Northern Lights Phenomenon Explained
Posted by Kevin Clement
in Of Interest and Polar Regions
The northern lights phenomenon is a spellbinding experience. Apex Expeditions leader, Kevin Clement, explains this miracle of nature, witnessed by travelers on our recent visit to Finnmark Plateau in northern Norway.
“To understand the northern lights,” I said to my group, “picture yourself in Las Vegas.”
We had just come in from the frigid darkness of the Arctic night that surrounded our lodge on the Finnmark Plateau of northern Norway. We had been getting our first jaw-dropping views of the aurora borealis. It had been a dazzling display, with waving curtains of lights in colors that had gone beyond the entry-level whites and greens and into pinks and even reds. After a span of time that no one had marked, the curtains had faded and dispersed—they tend to come and go in cycles. The spell was broken, or at least weakened, and we had come inside.
The group was still recovering. We were warming our hands by holding steaming cups of hot chocolate and easing our cramped neck muscles, but also, we were recovering from the spell. Even now I find myself mesmerized by this miracle of nature, but to see it for the first time can be a spellbinding, even transformative, experience.
What causes the lights?
But soon their ever-present inquisitiveness had begun to surface, and someone had asked me to explain the phenomenon—what causes the lights? And the variations in color? But when I brought up Las Vegas, they looked dumbfounded all over again.
Now, I don’t know what you think of when you think of Vegas (I went on)—but let’s keep this clean. One of the town’s most obvious features is its hyperabundance of neon lights. To get neon gas to produce light, you run a stream of charged particles (in this case, an electric current) through it. Its molecules absorb the charge, then shed the extra energy in the form of photons, which we perceive as light.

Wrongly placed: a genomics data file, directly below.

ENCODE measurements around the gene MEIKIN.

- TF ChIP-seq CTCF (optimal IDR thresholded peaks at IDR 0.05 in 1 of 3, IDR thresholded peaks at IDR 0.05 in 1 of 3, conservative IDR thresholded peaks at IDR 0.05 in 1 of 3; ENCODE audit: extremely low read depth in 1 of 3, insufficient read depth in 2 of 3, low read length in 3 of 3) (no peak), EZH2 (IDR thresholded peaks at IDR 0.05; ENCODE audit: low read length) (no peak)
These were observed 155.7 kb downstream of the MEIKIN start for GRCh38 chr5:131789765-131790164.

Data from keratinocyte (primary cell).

The mechanism is the same with the aurora. The charged particles are provided by the sun, which sends them off in massive streams called the “solar wind.” Most of those that strike the Earth, however, do not penetrate directly to the surface. They are intercepted, redirected, and channeled by the Earth’s magnetic field. So, they flow to the north and the south along the magnetic lines of flux.
You might remember seeing a diagram of these lines in one of your grade school science textbooks. The Earth functions as a gigantic electromagnet, with one end at the North Magnetic Pole, and one at the South. The diagram showed lines running parallel with the Earth’s surface until they got near to the Poles, and then turning to descend towards them.
The charged particles follow the same course, streaming along outside the atmosphere, until they begin to descend with the lines of flux. There, in the far North and South, they collide with the molecules of the upper atmosphere. The molecules are “excited”, as the physicists say, and begin to fluoresce—and the miraculous fairy lights are born.
Northern lights phenomenon seen in multiple colors
One other thing you need to know about neon lights: they are not all filled with neon. Electrified neon gas gives off an orange glow, but if you want other colors, you have to use other gases. It’s the same for the northern lights: different component gases of the atmosphere give off different colors of light when energized by the solar wind. High-altitude oxygen, the first to get in the way of the descending particles, glows greenish-white. If the wind is strong enough, some particles will penetrate further, down to the altitude where nitrogen is more prevalent—and nitrogen fluoresces red.
By this time, we had finished our hot chocolates, and, we hoped, given the aurora time to cycle back up again. We bundled up and stepped out into a world that in no way resembled Las Vegas, to watch a display infinitely more amazing than any number of neon lights.
Find out more about Kevin and perhaps join him on one of his upcoming expeditions.